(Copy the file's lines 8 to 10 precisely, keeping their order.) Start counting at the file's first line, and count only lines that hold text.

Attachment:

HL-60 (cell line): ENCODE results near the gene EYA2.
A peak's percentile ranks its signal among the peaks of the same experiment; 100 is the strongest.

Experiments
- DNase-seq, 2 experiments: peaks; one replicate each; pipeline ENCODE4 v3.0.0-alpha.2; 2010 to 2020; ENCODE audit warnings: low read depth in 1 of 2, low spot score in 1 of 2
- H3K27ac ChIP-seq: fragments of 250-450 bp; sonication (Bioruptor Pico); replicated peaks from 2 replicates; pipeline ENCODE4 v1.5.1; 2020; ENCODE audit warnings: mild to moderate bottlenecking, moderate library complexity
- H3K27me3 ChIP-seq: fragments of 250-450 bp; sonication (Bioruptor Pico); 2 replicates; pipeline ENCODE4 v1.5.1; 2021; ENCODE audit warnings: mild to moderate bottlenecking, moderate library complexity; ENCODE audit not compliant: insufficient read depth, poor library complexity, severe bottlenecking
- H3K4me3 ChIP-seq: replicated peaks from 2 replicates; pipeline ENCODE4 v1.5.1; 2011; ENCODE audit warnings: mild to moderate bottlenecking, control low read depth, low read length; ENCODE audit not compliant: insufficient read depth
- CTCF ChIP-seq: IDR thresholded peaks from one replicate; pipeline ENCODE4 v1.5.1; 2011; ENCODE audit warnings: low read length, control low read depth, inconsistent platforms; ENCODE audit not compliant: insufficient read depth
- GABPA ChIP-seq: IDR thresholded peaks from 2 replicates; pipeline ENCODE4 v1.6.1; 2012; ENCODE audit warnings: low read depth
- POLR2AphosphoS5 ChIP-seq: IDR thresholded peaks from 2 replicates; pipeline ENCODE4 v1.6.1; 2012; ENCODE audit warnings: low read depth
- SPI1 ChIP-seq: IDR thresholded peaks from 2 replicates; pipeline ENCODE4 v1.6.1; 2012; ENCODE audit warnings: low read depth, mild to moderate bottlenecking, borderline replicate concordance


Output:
- CTCF ChIP-seq: IDR thresholded peaks from one replicate; pipeline ENCODE4 v1.5.1; 2011; ENCODE audit warnings: low read length, control low read depth, inconsistent platforms; ENCODE audit not compliant: insufficient read depth
- GABPA ChIP-seq: IDR thresholded peaks from 2 replicates; pipeline ENCODE4 v1.6.1; 2012; ENCODE audit warnings: low read depth
- POLR2AphosphoS5 ChIP-seq: IDR thresholded peaks from 2 replicates; pipeline ENCODE4 v1.6.1; 2012; ENCODE audit warnings: low read depth